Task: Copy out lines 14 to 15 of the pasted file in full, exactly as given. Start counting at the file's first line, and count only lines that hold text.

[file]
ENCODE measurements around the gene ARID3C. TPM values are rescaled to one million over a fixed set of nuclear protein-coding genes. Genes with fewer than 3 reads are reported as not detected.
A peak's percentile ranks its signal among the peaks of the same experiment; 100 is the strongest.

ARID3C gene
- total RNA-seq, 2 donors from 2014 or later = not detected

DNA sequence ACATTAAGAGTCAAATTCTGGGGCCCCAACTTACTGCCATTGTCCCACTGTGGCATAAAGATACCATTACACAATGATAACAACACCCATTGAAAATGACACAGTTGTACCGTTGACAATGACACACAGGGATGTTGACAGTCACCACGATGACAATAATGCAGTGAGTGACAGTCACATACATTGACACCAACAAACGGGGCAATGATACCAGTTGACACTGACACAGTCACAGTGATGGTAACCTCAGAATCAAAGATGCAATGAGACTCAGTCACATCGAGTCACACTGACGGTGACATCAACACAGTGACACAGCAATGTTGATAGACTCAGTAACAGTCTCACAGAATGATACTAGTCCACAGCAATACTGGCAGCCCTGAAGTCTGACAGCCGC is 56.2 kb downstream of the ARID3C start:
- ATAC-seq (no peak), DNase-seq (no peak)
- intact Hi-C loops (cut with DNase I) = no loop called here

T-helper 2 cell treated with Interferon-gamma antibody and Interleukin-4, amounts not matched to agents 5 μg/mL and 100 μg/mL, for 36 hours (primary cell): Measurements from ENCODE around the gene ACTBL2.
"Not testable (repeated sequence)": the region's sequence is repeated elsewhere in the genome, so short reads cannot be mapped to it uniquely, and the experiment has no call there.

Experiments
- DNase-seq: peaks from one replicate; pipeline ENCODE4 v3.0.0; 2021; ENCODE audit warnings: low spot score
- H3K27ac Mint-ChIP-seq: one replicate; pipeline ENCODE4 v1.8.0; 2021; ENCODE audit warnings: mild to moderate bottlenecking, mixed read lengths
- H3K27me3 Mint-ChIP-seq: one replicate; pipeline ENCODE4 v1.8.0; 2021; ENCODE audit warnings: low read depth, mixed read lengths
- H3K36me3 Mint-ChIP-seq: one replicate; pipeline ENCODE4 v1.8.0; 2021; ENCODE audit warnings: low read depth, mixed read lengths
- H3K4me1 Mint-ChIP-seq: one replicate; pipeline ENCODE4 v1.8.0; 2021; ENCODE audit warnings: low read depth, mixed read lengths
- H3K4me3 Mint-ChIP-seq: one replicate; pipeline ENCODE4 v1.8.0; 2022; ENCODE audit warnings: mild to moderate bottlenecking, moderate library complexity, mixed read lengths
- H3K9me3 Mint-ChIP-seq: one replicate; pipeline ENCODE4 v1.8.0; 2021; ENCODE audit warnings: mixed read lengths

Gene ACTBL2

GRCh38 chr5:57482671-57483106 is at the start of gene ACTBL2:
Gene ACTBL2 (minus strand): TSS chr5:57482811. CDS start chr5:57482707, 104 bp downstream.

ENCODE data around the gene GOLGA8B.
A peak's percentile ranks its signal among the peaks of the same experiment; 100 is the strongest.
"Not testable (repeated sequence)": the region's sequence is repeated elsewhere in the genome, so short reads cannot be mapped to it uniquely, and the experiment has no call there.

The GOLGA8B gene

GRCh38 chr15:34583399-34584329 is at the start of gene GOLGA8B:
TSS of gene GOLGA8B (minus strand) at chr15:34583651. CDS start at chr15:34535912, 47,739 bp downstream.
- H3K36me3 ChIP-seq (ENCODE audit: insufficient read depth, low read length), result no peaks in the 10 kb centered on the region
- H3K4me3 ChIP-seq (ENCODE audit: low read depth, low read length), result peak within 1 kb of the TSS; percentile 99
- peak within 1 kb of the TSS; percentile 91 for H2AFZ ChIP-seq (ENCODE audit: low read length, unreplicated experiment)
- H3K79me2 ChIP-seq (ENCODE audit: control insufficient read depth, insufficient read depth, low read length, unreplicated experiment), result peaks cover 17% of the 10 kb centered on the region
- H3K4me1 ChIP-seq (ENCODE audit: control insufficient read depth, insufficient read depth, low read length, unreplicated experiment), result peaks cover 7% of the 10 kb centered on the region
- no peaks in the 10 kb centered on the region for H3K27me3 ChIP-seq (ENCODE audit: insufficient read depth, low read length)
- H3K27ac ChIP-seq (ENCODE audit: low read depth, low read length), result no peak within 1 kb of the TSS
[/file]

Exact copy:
- H3K36me3 Mint-ChIP-seq: one replicate; pipeline ENCODE4 v1.8.0; 2021; ENCODE audit warnings: low read depth, mixed read lengths
- H3K4me1 Mint-ChIP-seq: one replicate; pipeline ENCODE4 v1.8.0; 2021; ENCODE audit warnings: low read depth, mixed read lengths